Neal made it 2-0 with his 12th goal of the season, a wrist shot that tethered the upper corner on Jones' blocker side.

Tomas Hertl cut Vegas' lead in half when he found Joonas Donskoi's backhand pass through Theodore's legs and stuffed it past Lagace.

Karlsson chased Jones 10 seconds into in the second period with his 11th goal of the season, and then welcomed Dell to the game with his 12th of the campaign.

Jones stopped 11 shots, while Dell stopped 17 of 19.

Subban stopped all three shots he saw.

NOTES

Vegas W David Perron left the game with an undisclosed injury and did not return. ... Golden Knights C Cody Eakin played in his 400th career game. ... Burns played in his 900th career game. ... Joel Ward's two assists gave him 300 career points. ... With his goal in the second period, Boedker is now three goals away from 100 in his career. ... Comedian Brad Garrett attended the game.

UP NEXT

San Jose: Hosts Winnipeg on Saturday.

Vegas: Plays at Arizona on Saturday.

Sharks have tall task avoiding holiday hangover in Vegas

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AP

Sharks have tall task avoiding holiday hangover in Vegas

Once they entered the league, many joked that the Vegas Golden Knights would have the best home-ice advantage in the league.

Sure, the novelty of a new team would get fans excited, but it was the team’s presence on the Las Vegas Strip that would give the expansion team an edge. After all, they call it “Sin City” for a reason, and it’s not for the ride in.

Nobody could have expected them to be this good at home.

The Golden Knights are 8-1-0 at T-Mobile Arena, and have the league’s highest winning percentage at home. They’ve outscored opponents by 18 goals, and their 4.33 goals per home game is the third-best mark in the entire league.

The Sharks will thus face their toughest road test of the season on Friday night, in a game that they’re almost designed to lose. Early afternoon games mean there’s no morning skate, but an early afternoon game the day after Thanksgiving? In Las Vegas?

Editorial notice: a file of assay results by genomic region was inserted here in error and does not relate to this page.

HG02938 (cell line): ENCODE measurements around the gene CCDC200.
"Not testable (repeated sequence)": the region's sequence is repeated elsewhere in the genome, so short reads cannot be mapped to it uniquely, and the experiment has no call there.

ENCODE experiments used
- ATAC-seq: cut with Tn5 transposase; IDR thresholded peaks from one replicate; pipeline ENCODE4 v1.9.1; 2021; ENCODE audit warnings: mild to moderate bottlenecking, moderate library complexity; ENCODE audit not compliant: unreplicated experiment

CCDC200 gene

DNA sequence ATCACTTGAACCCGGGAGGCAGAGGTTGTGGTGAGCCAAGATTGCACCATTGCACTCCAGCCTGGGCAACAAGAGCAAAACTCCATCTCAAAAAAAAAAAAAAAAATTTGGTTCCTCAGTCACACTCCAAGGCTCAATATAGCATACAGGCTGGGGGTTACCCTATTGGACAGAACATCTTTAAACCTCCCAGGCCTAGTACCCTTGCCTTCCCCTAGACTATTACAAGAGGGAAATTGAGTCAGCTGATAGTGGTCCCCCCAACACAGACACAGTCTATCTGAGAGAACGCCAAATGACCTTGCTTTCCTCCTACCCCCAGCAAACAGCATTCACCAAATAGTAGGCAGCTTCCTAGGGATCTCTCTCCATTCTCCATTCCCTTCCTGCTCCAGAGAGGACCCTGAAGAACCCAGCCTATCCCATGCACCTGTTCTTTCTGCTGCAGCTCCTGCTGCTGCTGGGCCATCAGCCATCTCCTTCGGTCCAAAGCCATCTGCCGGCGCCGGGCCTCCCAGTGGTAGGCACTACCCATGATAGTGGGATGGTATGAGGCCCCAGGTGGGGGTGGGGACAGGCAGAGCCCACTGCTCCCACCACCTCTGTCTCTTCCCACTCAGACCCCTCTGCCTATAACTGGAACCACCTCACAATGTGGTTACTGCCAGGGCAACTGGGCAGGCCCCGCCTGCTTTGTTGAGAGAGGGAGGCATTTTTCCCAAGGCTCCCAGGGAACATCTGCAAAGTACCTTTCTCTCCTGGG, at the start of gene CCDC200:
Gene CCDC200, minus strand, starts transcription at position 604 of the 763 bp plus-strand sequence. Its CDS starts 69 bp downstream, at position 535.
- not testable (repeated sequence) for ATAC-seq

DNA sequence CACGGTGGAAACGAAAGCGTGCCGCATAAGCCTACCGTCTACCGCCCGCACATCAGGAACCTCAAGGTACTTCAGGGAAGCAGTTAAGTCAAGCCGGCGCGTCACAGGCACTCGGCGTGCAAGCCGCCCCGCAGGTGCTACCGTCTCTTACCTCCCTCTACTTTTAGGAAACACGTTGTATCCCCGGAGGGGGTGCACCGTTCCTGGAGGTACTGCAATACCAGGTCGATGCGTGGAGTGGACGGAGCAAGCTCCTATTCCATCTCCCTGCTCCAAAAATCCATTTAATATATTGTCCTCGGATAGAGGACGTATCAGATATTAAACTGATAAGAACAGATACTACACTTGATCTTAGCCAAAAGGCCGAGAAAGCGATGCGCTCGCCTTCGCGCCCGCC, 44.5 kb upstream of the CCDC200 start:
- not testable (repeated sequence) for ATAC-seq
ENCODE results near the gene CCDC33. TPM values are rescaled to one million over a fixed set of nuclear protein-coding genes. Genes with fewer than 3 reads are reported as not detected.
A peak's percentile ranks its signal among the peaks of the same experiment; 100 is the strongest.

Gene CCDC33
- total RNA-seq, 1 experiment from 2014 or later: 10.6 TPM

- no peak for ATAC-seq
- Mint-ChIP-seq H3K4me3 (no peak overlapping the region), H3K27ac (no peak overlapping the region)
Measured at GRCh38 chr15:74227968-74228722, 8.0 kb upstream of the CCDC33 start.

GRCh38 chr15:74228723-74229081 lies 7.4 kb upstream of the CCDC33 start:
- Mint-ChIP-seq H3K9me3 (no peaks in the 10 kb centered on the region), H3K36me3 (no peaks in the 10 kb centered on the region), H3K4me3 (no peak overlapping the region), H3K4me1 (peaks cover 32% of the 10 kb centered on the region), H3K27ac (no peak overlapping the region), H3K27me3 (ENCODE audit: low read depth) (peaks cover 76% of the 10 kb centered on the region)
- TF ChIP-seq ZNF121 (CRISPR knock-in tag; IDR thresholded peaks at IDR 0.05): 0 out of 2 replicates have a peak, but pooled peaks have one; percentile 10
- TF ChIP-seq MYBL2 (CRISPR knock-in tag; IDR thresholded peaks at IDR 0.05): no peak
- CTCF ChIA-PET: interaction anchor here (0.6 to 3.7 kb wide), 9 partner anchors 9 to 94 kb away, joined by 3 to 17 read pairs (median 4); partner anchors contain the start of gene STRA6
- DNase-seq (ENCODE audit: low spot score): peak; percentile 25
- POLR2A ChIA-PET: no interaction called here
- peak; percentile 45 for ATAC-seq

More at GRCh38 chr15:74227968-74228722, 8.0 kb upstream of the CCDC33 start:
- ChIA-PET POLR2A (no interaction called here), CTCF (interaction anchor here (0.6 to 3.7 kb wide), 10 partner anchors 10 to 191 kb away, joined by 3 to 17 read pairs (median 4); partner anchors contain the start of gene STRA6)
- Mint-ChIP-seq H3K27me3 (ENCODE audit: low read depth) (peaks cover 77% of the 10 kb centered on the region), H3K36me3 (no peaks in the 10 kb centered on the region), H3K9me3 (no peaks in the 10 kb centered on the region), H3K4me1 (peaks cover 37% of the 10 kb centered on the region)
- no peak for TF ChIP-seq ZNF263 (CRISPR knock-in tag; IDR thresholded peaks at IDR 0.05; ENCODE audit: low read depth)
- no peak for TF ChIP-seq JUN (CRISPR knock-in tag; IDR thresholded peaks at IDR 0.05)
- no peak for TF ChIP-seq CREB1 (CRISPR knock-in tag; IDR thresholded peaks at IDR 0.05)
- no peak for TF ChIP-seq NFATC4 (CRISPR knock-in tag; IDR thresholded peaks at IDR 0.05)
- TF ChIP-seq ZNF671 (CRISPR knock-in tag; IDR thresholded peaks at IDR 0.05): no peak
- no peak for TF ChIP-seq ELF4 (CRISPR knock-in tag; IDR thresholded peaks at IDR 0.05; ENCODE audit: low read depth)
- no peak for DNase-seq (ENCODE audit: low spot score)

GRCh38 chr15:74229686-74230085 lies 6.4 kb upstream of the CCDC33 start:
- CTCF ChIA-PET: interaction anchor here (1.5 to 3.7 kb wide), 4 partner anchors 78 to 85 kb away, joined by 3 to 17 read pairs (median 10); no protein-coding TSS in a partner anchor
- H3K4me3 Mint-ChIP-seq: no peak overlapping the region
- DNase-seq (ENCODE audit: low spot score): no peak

Blackjack players have better luck hitting on 20.

In fact, Vegas’ home slate is littered with early starts: 12 of their 41 home games occur before the traditional 7-or-7:30 p.m. slot. Some of that is undoubtedly due to travel, of course, as the Sharks will play on the first night of a back-to-back on Friday.

But the effect is nonetheless apparent: T-Mobile Arena has become a fortress.

The same can be said about any number of arenas in cities known for their nightlife, such as the Miami Heat’s home at American Airlines Arena, located less than 10 miles from South Beach. Vegas is another matter entirely.

It doesn’t help that the Golden Knights have, home ice advantage aside, played like a playoff team. Adjusting for score effects and venue, Vegas ranks 13th and ninth, respectively, in the two major puck possession metrics: corsi-for percentage (shot attempts) and fenwick-for percentage (unblocked shot attempts).

They’ve also had luck that gamblers on the strip would envy, thriving despite being down to fourth-string goaltender Maxime Lagace because of injuries to the goalies ahead of him. Vegas has played extremely well in front of him in spite of that, and have won three straight since getting shellacked in Edmonton 10 days ago.

In spite of almost every piece of available logic heading into the season, the Vegas Golden Knights are good. Almost every piece, of course, because their home-ice advantage is simultaneously the most logical thing in the world.

In Las Vegas, it usually doesn’t pay to bet against the house.